Reviewer Conny Withay:Operating her own business in office management since 1991, Conny is an avid reader and volunteers with the elderly playing her designed The Write Word Game. A cum laude graduate with a degree in art living in the Pacific Northwest, she is married with two sons, two daughters-in-law, and three grandchildren.
Authors: Celeste and Matthew Goodwin
Publisher: Plain Sight Publishing
“For the first time, I sensed that Matthew’s life was truly in danger. An intense emotion rolled over me like a dump truck. This little boy was only four years old and his entire life lay before him. I pleaded with God, Please see that Matthew has a great purpose and heal his body,” Celeste Goodwin writes in her book, A Boy Back From Heaven.
At one hundred and forty-four pages, this true story targets readers interested in the afterlife and heaven. Written by mother and son, the topic of illness, medical procedures, and suffering may be apropos for mature teens to adults. This reader wishes all pronouns involving God were capitalized for reverence.
After acknowledgements and an introduction, parent Celeste pens the bulk of twenty-two chapters, ending with words from Matthew at eleven years old. About a dozen small black and white photographs are spread throughout the pages.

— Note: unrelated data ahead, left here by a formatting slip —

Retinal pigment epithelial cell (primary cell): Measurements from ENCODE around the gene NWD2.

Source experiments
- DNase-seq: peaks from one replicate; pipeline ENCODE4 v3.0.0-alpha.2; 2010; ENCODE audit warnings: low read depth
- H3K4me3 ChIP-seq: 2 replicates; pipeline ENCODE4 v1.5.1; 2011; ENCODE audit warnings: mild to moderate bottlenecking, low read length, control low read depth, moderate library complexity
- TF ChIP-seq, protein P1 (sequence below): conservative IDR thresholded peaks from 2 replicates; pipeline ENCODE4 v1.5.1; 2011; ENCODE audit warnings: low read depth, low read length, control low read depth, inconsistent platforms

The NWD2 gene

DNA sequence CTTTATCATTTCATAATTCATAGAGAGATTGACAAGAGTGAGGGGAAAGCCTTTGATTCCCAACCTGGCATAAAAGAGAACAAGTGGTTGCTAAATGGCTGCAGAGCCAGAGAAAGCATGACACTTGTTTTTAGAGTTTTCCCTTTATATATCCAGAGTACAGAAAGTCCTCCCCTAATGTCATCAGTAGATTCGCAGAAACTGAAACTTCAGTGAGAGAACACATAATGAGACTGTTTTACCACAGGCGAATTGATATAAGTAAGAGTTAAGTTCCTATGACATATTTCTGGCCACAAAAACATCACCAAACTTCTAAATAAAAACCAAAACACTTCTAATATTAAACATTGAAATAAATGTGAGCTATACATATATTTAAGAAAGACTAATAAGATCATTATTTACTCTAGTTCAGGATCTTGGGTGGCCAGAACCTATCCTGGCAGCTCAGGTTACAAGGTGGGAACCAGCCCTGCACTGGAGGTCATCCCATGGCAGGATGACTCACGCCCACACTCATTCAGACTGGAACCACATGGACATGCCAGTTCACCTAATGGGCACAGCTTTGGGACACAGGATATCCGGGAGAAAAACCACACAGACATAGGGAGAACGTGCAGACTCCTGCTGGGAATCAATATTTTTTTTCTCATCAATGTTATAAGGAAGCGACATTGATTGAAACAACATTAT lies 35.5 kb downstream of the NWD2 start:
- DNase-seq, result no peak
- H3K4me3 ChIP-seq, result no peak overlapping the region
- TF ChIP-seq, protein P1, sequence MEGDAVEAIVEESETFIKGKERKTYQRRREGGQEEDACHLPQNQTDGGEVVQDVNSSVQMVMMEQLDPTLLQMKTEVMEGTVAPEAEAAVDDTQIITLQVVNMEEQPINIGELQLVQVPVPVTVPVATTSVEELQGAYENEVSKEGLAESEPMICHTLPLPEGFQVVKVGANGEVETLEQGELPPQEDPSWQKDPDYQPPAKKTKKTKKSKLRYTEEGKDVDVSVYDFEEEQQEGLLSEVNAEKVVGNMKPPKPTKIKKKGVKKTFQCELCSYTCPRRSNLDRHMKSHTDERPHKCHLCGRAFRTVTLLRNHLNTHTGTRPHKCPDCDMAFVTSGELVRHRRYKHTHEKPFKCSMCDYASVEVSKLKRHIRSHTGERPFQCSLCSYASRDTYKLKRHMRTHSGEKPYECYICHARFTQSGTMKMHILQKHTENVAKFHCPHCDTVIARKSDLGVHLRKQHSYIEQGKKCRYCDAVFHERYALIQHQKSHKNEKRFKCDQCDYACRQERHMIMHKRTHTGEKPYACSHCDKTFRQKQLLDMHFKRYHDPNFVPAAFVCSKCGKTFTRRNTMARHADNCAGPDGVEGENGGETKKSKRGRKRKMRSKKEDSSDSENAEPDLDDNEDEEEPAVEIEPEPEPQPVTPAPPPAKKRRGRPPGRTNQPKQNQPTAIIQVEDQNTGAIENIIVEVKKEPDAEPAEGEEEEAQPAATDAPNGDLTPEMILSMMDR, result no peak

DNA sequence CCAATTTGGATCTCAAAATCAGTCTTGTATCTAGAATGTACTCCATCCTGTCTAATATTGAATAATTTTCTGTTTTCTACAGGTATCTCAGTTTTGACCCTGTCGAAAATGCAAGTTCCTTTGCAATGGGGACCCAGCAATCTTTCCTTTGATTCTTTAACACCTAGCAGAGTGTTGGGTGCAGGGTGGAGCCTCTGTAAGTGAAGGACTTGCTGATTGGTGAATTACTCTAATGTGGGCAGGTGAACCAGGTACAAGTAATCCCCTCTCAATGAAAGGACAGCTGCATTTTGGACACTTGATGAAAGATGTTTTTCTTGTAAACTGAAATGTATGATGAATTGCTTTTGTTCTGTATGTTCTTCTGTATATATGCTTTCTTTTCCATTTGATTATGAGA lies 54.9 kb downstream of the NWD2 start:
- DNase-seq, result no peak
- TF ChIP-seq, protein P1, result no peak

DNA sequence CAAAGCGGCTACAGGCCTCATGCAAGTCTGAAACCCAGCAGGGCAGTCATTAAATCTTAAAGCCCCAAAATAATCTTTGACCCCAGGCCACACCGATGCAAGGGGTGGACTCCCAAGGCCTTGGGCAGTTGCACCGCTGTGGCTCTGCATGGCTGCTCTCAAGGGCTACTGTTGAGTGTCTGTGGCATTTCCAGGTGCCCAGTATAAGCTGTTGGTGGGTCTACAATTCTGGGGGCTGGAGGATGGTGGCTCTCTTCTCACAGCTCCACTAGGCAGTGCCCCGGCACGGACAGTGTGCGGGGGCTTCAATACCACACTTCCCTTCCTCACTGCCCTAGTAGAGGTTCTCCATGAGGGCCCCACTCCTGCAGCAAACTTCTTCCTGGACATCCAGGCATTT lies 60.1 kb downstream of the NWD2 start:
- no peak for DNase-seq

Written from the mother’s standpoint, the story begins when four-year old Matthew has to have a tonsillectomy for his ongoing illnesses. Backtracking in time, the author mentions a miscarriage, the pregnancies and births of Matthew and their second son, and enjoying family life in Louisiana.
When her husband has an ominous feeling about Matthew’s upcoming surgery, Celeste tries to brush her fears away through praying to God for peace. After the surgery, Matthew rallies at first, only to have dangerously high blood pressure and vomiting.
Doctors suggest transporting the young boy from a hospital in Baton Rouge to New Orleans for further testing, but Matthew has an episode that causes him to be unresponsive for several minutes. Regaining consciousness and moved to the new location, he is diagnosed with a congenital kidney problem.
Months later, Matthew confides with his parents that when he was very unconscious, he felt four angels take him to a bright white area that he believes was heaven. Later he learns two of these beings were his grandparents that he never met.
With conviction, Celeste and Matthew along with other family members believe Matthew was one of the few people chosen to get a glimpse of eternity although he never met or saw Jesus.
This story brought clarity and faith to many people involved, forging a closer relationship to God. Due to her son’s illness, the author founded the National Pediatric Blood Pressure Foundation and promotes the power of Christ in our lives.
Thanks to Cedar Fort, Inc. for furnishing this book in exchange for a review based on the reader’s opinions.